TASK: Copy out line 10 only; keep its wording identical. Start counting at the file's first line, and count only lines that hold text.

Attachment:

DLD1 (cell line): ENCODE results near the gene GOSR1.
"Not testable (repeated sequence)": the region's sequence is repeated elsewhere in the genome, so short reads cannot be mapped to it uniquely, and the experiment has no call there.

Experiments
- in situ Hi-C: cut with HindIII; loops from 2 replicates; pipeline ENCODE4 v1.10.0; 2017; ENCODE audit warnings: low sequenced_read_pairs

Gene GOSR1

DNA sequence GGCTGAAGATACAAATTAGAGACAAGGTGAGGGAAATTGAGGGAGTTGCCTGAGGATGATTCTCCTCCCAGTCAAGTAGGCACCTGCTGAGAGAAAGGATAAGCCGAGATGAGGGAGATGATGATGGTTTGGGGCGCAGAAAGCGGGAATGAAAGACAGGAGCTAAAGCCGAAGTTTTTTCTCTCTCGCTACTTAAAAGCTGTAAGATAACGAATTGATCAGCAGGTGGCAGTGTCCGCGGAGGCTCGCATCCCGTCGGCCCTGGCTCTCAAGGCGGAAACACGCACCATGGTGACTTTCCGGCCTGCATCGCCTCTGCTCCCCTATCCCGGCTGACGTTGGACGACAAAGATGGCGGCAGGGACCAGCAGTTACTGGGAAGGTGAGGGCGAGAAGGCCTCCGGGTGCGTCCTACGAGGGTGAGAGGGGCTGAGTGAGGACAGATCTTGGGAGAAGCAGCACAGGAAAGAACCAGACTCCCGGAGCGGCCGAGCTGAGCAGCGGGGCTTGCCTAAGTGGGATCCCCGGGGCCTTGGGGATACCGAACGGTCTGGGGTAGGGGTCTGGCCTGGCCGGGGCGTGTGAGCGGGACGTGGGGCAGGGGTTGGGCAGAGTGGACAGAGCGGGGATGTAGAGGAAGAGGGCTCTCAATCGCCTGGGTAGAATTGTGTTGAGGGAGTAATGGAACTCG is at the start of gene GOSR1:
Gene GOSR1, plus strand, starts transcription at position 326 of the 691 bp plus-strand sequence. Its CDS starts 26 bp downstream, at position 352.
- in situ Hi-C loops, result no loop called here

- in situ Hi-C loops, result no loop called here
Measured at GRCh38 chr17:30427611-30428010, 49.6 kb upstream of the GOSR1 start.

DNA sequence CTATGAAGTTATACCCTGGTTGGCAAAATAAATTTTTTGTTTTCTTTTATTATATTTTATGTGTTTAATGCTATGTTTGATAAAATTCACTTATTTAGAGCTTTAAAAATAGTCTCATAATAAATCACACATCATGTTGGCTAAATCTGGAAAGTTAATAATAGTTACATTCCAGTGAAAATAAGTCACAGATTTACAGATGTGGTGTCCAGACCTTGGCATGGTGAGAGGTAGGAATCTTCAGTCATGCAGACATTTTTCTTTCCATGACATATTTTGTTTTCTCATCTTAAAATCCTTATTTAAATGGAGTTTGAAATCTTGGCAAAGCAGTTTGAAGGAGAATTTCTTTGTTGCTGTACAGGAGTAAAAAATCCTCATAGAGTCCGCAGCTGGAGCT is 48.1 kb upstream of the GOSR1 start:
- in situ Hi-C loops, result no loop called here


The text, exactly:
Measured at GRCh38 chr17:30427611-30428010, 49.6 kb upstream of the GOSR1 start.